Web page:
Talese and Michel Marriott

New York Times reporter and 2002 Nieman Fellow Michel Marriott introduced Gay Talese at the Nieman Narrative Journalism Conference. Excerpts of their comments follow:

Michel Marriott: As a young reporter at The New York Times, I wanted to write sort of a counter-intuitive story around Father’s Day. I wanted to find a welfare father who had children, abandoned them, then rediscovered them and was trying to reattach. After the story was published, I got this most amazing message. It was from Gay Talese. He was so generous in his comments and said he really liked what I’d written and thought we should have dinner. So began our long friendship, and he continues to inspire me. I’ve watched him in action, his technique. He’s an incredible reporter, getting people to reveal things I don’t think they’ve even revealed to themselves.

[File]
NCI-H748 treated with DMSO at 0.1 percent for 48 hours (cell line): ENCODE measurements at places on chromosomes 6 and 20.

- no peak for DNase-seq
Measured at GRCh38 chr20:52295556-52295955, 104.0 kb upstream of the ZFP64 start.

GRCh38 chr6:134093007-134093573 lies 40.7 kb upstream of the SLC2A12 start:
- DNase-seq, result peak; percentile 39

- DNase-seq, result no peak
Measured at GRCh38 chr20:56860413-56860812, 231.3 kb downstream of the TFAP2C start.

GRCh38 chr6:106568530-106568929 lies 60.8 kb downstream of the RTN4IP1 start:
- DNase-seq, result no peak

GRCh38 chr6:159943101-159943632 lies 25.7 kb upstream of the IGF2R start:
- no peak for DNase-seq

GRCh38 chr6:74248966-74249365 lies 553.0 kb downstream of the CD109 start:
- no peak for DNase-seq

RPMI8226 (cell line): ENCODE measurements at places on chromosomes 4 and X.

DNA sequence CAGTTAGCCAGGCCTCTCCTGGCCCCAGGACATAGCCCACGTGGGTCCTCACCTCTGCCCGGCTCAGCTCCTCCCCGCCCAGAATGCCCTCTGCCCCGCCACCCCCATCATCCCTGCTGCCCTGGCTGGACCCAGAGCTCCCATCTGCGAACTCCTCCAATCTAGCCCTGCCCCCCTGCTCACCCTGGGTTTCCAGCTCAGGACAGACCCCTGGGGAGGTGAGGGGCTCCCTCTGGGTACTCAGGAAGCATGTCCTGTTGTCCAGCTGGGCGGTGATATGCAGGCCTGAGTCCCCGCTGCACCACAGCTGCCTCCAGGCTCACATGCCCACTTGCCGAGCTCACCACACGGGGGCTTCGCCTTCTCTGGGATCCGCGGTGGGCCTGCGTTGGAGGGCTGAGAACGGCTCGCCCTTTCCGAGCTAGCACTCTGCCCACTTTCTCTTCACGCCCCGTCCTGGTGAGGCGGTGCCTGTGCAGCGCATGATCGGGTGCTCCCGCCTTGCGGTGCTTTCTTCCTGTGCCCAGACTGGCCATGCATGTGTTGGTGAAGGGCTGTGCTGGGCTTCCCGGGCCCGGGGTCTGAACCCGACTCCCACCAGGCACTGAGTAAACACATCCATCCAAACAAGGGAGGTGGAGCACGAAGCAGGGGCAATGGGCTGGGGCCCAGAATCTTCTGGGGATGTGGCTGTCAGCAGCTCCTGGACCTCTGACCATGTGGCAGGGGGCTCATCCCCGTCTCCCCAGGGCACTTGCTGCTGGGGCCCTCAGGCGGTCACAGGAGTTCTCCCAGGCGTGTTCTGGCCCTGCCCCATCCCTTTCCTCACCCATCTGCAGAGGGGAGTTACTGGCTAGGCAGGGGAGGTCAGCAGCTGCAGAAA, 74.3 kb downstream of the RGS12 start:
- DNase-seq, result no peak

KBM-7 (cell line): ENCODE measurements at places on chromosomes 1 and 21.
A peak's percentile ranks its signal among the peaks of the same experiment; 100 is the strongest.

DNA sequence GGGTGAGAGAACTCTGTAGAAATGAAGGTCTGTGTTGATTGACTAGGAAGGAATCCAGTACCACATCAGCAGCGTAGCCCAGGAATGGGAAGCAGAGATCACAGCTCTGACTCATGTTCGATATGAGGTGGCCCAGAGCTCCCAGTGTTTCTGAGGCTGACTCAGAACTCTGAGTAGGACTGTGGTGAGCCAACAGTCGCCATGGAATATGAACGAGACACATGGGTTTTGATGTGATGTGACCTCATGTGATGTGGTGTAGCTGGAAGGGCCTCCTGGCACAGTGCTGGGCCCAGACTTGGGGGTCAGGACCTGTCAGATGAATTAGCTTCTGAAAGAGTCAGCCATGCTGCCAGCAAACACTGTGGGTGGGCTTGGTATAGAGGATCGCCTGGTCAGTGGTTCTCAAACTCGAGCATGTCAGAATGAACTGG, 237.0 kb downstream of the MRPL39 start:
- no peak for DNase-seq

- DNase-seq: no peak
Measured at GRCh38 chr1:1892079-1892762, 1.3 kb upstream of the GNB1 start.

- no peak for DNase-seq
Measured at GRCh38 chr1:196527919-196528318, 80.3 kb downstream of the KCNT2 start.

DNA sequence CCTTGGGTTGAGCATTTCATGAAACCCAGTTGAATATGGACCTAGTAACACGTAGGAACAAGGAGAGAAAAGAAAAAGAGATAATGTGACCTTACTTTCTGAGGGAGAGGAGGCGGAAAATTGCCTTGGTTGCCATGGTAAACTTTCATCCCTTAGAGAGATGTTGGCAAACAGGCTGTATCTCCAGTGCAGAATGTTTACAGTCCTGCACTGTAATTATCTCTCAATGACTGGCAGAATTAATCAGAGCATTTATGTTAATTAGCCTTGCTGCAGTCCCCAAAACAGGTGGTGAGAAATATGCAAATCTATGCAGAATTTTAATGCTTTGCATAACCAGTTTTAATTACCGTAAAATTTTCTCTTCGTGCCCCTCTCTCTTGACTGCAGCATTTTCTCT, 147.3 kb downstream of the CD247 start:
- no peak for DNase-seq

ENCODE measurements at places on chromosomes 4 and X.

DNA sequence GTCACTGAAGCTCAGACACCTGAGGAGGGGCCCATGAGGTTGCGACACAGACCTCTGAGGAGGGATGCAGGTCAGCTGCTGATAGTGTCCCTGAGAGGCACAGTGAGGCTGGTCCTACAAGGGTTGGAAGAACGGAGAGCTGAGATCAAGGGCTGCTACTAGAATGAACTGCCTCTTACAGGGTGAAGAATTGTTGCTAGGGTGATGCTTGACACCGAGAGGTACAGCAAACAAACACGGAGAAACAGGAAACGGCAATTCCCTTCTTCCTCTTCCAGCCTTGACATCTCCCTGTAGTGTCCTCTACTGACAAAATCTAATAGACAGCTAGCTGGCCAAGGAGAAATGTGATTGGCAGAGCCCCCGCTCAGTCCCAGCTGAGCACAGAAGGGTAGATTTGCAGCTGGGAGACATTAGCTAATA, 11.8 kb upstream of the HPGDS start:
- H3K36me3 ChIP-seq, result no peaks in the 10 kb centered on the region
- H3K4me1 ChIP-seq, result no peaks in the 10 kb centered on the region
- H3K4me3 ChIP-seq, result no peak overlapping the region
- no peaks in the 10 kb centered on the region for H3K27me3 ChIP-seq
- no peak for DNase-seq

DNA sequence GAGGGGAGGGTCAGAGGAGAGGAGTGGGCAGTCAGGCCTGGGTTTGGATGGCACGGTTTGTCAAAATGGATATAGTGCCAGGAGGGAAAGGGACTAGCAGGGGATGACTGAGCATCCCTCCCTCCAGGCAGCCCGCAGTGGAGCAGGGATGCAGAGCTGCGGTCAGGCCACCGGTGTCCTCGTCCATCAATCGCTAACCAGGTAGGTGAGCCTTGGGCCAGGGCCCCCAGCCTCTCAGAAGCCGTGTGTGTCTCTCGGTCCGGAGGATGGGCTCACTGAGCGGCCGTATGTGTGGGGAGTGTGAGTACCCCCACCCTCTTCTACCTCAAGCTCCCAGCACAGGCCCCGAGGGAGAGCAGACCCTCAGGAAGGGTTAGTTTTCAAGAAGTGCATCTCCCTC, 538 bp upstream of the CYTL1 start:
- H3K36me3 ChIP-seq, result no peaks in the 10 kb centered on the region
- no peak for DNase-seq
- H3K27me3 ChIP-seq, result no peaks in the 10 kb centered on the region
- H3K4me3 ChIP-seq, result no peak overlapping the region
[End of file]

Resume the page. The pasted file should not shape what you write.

Gay Talese: I told Michel I liked his story and wanted to meet him. But, as always, there was an ulterior motive. I didn’t know if The New York Times would let him to do a second story, but I thought we might collaborate. I wanted to know what it was like to be very poor, as this young man [in Michel’s story] from the ghetto of East Baltimore was, and yet to somehow have the language of seduction be so compelling that he could find himself in bed with four women, producing their children.

So after wining and dining Michel, we went to East Baltimore and talked with this guy and some of the women. With a story like this, there’s another way of looking at it, another way of thinking about things, like how do you get laid when you’re poor? What was his line? It’s so hard to get laid. How did this guy do it? This is interesting to me. It’s curiosity. With many of these stories involving people who are not in the news, you let the story live, the characters go on and live their lives, and you keep in touch. That has been part of the style I’ve followed, in terms of nonfiction—indulging my curiosity.

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